Centre for Offshore Foundation Systems

Postgraduate research profiles


Chao Han

Phone: (+61 4) 3363 0516
Fax: (+61 8) 6488 1044

Start date

Jul 2012

Submission date

Jun 2015

Chao Han

Chao Han profile photo


Investigation of Performance of Permanent Suction Embedded Plate Anchors


The suction embedded plate anchors (SEPLAs) are being used increasingly to moor large floating structures for development of hydrocarbon fields in deep and ultra-deep water. The installation of SEPLAs borrows concepts and techniques from conventional suction caissons, whilst the resistance to external loadings is provided by plate anchors deeply embedded into mud-line. Early applications of SEPLAs were confined to short-term offshore facilities, and their monotonic capacity has been extensively studied. Since the deployment of the first permanent SEPLA in 2006, a knowledge gap has been noticed regarding to its long-term performance against tides, storms, and loop currents.

The overall objective of this research is to explore the SEPLA performance for permanent mooring applications under sustained cyclic pulling loads in severe weather conditions, via the combination and comparison of numerical analyses and experimental testing data, currently available and to be devised, and to subsequently establish potentially more accurate approaches in predicting the anchor behavior, and assessing, as well, stability of the foundation system quantitatively. This goal can be achieved by solving the following problems:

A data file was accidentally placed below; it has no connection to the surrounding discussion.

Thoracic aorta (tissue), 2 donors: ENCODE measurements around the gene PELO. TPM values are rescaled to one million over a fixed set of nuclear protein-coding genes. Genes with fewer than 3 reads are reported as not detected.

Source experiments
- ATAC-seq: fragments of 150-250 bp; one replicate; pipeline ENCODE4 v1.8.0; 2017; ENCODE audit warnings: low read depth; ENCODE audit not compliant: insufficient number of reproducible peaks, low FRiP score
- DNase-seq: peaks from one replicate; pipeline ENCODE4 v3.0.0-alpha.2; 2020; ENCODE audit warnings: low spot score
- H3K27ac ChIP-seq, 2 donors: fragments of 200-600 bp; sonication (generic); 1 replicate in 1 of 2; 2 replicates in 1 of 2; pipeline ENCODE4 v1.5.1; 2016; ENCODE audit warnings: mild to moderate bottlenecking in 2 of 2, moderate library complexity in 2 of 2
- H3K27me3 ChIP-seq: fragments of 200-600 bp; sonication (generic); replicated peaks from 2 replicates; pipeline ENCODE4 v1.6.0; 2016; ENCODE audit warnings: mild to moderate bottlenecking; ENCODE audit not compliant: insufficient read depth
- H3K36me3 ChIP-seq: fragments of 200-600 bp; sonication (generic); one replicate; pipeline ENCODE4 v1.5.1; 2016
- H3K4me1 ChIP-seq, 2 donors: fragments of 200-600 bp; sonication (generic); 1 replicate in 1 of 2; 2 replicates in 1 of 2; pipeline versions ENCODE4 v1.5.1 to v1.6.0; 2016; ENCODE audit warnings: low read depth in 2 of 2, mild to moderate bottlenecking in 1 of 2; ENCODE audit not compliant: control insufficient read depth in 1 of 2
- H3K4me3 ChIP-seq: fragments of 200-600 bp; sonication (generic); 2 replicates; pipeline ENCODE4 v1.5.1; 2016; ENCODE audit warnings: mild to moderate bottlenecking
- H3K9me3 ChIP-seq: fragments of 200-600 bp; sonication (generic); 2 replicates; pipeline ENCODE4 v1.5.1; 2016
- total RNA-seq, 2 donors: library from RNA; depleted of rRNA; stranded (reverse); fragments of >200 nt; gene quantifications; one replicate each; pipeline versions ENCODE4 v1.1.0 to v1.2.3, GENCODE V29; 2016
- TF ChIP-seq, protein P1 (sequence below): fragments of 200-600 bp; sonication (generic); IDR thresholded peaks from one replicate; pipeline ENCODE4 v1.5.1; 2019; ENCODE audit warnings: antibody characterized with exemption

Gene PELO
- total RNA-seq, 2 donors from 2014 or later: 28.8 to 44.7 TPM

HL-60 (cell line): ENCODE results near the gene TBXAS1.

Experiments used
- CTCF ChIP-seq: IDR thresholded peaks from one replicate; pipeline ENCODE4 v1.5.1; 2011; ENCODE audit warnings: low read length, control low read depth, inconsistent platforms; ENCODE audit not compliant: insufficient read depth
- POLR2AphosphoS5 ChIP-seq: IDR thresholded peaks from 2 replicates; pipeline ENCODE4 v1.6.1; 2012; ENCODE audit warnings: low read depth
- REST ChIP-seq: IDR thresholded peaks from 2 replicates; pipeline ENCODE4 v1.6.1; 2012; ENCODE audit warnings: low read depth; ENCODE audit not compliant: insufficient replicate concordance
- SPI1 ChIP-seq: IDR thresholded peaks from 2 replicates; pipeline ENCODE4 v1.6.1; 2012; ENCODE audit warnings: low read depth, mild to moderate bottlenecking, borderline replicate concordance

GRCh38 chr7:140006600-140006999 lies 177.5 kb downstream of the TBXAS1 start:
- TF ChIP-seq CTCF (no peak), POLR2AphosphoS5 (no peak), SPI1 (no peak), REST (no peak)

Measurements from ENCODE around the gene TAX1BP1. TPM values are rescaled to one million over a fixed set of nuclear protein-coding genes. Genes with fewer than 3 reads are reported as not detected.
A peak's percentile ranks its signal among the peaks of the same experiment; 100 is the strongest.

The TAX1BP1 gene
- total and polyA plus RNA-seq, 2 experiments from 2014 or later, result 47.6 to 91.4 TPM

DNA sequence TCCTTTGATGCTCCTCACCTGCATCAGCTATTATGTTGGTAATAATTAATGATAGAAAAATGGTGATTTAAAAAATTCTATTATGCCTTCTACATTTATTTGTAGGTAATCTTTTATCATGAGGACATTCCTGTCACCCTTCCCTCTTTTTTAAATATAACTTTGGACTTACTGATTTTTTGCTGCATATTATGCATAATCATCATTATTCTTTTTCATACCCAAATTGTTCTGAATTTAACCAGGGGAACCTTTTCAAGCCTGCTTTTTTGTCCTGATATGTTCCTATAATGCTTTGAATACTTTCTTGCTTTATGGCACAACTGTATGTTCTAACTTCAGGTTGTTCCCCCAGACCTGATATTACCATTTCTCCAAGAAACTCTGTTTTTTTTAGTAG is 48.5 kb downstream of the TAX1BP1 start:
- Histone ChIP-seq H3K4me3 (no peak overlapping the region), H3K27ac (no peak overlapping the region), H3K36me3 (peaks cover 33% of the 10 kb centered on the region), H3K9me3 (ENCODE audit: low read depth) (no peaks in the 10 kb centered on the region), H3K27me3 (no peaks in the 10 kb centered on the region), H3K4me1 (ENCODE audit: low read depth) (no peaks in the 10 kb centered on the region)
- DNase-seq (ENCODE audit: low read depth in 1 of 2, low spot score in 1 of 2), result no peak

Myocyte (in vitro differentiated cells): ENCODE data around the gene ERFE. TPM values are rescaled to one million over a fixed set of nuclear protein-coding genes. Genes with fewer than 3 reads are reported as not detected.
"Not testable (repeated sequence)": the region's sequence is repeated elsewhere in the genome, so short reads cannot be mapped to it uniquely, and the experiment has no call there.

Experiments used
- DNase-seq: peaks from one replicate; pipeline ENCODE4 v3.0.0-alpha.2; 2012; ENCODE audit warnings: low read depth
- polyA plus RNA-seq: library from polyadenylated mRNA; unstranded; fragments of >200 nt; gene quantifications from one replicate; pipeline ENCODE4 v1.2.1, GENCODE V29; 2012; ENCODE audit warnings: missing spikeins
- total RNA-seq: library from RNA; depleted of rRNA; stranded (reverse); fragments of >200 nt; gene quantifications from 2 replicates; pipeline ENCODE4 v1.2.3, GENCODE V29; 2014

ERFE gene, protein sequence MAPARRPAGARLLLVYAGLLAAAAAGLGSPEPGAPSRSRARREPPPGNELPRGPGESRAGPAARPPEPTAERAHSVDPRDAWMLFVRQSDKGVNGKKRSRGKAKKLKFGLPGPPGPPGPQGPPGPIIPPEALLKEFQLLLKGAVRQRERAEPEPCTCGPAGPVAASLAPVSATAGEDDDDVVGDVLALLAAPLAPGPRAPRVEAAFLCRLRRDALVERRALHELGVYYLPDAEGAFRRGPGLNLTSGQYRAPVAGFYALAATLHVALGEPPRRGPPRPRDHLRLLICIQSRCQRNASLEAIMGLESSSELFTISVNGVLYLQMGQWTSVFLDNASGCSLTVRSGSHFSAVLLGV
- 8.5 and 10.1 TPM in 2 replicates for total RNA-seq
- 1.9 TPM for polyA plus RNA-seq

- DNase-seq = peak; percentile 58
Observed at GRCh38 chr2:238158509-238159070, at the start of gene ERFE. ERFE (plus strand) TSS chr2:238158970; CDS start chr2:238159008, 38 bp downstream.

i. to define the possible design loads that are imposed on the floating objects in typical loading conditions, and to transmit them onto the SEPLA at the padeye

ii. to numerically model soil’s stress-strain relationship, taking account for cyclic effect, consolidation and strain softening, and to reasonably reproduce the offshore loading situations

iii. to quantify the ultimate mooring capacity of the anchor imposed on various levels of sustained and cyclic loads

iv. to devise a series of laboratory tests (including characteristic tests of the soil and centrifuge scale model tests) in support of numerical predictions

v. to integrate all developed approaches into a SEPLA design system

Why my research is important

Contributions of addressing this research are in the following aspects:

• Gain knowledge on clay behaviour due to consolidation

• Future application of SEPLAs with confidence

• Successful research methodologies can be applied to similar problems


  • LRET scholarship top up
  • Australian Postgraduate Award